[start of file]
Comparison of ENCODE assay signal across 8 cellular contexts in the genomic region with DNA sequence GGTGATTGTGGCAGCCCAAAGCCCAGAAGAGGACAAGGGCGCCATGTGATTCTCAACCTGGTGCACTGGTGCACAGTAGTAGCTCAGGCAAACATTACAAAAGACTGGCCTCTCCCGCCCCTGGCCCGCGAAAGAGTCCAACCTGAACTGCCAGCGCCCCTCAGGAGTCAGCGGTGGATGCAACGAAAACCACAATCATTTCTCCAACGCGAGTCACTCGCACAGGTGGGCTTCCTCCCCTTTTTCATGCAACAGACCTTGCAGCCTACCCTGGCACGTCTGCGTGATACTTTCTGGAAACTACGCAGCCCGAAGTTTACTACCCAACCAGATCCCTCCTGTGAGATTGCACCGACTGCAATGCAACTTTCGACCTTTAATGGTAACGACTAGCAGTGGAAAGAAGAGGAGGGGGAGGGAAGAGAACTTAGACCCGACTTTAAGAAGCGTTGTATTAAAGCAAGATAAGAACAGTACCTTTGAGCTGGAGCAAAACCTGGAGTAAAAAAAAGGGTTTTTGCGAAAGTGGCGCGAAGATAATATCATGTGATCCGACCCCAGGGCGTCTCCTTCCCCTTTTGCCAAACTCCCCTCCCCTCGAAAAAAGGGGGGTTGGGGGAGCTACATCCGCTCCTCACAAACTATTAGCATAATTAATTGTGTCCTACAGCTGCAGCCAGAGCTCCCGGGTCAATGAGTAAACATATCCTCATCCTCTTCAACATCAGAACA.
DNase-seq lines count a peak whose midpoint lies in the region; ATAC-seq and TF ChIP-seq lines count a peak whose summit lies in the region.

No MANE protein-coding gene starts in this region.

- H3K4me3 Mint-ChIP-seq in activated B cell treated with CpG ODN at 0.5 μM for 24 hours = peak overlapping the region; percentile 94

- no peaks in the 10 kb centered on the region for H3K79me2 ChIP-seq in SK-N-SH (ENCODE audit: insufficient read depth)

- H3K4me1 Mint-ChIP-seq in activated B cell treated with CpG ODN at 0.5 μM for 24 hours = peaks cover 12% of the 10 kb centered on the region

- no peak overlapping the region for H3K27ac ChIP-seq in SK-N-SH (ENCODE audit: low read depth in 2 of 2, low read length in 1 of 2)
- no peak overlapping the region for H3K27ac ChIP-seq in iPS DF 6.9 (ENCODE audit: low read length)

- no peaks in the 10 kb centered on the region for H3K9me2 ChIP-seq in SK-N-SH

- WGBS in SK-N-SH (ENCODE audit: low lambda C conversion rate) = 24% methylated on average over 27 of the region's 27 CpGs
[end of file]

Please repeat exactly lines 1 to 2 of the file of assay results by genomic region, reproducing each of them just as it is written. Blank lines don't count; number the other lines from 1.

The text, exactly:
Comparison of ENCODE assay signal across 8 cellular contexts in the genomic region with DNA sequence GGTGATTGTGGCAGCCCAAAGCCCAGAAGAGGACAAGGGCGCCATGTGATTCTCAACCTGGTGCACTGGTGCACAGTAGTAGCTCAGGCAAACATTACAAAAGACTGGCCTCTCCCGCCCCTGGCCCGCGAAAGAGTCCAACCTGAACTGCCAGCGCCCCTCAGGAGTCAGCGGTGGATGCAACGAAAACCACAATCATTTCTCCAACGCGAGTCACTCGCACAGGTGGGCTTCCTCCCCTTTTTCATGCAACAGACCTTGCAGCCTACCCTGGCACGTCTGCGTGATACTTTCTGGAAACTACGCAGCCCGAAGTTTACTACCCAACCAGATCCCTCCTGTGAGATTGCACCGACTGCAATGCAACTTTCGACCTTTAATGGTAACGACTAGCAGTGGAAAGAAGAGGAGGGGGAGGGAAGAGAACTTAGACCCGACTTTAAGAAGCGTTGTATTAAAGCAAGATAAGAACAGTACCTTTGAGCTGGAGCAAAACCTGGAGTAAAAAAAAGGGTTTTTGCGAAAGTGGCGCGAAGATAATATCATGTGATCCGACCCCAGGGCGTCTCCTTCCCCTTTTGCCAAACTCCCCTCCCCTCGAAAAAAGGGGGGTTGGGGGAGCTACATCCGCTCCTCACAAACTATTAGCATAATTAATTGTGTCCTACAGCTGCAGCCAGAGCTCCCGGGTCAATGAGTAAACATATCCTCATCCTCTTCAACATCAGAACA.
DNase-seq lines count a peak whose midpoint lies in the region; ATAC-seq and TF ChIP-seq lines count a peak whose summit lies in the region.